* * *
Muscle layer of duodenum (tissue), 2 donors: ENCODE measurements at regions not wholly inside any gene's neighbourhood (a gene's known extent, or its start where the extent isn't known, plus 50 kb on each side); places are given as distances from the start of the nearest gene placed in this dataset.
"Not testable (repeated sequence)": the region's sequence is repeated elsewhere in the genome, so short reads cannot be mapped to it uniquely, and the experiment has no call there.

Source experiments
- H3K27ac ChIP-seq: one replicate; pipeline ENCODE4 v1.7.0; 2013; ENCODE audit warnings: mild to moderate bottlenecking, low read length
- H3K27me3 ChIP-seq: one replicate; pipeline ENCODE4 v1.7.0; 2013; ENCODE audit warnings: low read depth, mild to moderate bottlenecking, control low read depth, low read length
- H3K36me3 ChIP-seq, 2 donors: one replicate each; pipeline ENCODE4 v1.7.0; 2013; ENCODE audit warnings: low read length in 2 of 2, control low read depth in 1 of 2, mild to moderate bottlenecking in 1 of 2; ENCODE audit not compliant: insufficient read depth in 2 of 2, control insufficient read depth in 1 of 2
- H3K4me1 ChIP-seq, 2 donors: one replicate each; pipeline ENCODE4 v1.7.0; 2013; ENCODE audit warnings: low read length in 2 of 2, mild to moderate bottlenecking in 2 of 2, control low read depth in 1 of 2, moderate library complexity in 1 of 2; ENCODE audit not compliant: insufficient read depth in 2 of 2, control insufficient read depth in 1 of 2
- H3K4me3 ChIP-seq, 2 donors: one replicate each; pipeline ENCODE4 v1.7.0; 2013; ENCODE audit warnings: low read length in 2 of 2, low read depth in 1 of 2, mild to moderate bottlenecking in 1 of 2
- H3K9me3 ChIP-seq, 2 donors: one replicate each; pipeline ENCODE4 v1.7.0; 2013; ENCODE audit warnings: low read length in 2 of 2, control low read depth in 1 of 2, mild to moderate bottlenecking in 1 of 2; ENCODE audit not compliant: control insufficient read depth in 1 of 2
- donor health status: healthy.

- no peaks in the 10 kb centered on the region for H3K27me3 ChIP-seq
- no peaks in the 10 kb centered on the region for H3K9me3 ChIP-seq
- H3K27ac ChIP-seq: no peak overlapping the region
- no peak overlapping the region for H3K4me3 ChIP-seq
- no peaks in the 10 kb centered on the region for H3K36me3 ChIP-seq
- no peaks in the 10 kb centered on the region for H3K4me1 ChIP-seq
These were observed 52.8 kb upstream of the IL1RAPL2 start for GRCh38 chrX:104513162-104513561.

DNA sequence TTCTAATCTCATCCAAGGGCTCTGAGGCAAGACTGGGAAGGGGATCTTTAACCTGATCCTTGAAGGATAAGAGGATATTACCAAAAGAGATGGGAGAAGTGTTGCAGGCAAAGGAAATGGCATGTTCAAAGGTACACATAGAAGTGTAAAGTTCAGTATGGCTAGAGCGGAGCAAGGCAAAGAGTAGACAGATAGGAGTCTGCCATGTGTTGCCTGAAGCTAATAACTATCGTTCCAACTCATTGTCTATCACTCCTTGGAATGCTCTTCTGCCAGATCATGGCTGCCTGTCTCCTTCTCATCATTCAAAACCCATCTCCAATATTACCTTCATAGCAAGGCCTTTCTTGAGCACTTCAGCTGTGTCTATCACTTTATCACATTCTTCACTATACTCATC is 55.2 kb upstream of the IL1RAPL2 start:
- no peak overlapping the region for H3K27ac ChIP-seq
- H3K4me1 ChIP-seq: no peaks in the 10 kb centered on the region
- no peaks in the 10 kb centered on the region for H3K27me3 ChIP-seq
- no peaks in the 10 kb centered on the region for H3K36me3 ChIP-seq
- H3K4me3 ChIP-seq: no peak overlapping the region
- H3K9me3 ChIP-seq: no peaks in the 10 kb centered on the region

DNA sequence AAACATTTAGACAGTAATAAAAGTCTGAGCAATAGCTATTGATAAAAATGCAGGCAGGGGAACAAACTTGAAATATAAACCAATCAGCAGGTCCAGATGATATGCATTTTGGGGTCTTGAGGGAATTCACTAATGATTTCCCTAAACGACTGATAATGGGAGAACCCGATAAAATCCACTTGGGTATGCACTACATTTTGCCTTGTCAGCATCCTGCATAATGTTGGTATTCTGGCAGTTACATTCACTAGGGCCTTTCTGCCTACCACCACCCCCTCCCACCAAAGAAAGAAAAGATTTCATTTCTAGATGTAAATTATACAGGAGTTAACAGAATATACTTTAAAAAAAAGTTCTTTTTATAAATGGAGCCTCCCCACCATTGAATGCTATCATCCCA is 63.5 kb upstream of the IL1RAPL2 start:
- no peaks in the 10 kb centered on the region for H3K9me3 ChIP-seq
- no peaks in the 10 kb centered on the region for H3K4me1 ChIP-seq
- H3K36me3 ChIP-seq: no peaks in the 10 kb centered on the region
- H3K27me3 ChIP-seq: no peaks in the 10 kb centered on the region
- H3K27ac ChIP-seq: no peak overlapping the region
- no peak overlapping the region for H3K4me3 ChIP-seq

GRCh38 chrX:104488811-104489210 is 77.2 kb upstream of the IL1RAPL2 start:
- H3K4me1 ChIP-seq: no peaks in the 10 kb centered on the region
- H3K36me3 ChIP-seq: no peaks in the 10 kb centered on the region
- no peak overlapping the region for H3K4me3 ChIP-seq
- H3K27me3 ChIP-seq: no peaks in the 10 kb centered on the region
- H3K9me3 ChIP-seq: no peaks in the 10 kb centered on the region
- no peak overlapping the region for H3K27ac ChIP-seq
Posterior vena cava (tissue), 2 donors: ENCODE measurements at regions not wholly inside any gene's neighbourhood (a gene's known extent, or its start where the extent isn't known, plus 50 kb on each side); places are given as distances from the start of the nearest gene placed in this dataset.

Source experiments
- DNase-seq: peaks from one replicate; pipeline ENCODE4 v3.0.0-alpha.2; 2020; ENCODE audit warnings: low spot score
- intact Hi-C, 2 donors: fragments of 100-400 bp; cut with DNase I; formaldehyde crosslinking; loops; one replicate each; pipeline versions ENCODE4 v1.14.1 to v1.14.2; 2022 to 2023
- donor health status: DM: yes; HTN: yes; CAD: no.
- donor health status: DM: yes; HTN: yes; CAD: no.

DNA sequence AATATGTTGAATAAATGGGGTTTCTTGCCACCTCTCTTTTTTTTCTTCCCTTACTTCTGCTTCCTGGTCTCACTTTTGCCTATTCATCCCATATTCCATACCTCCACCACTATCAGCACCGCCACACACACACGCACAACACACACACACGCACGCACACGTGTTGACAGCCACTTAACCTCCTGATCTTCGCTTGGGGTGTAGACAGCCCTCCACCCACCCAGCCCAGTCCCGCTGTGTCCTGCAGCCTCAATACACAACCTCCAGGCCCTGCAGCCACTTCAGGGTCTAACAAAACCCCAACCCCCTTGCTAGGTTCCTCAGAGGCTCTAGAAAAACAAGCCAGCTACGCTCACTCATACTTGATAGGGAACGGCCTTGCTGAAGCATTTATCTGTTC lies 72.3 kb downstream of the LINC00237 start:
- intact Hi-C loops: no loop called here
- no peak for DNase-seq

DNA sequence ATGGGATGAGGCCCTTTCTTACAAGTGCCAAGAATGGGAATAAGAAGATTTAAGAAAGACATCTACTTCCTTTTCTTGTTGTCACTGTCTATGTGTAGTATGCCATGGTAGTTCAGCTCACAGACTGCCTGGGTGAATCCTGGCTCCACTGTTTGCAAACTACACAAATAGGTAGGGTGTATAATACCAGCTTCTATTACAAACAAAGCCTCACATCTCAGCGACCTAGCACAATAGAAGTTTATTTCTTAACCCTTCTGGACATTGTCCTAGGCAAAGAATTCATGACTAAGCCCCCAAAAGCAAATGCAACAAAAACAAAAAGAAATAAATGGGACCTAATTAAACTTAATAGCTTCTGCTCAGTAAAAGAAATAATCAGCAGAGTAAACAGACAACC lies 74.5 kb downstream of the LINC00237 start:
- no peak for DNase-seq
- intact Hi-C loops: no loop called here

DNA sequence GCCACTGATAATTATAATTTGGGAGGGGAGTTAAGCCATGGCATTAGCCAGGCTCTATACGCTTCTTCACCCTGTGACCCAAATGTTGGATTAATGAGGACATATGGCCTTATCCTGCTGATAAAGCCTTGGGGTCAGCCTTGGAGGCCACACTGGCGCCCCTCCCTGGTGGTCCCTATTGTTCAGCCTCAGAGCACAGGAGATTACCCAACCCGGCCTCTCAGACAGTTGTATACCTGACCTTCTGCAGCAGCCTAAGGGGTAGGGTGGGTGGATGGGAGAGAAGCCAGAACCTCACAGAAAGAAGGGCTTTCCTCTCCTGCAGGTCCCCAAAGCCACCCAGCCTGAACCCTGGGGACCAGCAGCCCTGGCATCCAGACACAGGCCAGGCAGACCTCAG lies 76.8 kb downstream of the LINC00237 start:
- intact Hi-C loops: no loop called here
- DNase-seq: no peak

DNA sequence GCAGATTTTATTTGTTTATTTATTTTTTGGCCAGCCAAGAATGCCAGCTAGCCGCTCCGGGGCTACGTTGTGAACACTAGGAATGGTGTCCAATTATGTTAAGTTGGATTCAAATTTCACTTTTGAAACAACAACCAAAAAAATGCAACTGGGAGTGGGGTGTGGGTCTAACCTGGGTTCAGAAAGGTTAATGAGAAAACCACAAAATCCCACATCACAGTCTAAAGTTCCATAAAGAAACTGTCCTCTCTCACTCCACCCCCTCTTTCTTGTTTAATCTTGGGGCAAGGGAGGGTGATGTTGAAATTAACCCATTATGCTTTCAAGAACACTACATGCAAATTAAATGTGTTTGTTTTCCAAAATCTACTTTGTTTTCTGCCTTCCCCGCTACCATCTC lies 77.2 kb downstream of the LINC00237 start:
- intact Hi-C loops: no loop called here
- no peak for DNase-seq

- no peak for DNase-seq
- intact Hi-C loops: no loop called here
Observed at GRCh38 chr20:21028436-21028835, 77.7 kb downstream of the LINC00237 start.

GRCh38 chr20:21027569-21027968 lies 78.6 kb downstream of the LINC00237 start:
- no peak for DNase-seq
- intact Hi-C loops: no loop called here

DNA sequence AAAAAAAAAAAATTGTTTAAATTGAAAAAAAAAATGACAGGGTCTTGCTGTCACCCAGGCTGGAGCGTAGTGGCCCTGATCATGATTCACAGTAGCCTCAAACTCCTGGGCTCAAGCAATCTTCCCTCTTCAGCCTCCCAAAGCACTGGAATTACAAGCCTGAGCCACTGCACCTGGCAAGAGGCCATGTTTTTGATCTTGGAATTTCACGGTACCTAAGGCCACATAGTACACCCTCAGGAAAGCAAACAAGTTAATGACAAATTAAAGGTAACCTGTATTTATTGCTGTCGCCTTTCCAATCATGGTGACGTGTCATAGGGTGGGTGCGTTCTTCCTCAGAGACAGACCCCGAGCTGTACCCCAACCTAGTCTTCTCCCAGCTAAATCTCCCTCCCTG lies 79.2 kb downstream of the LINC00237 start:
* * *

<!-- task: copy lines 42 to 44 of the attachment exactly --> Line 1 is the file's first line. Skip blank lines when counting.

- intact Hi-C, 2 donors: fragments of 100-400 bp; cut with DNase I; formaldehyde crosslinking; loops; one replicate each; pipeline versions ENCODE4 v1.14.1 to v1.14.2; 2022 to 2023
- donor health status: DM: yes; HTN: yes; CAD: no.
- donor health status: DM: yes; HTN: yes; CAD: no.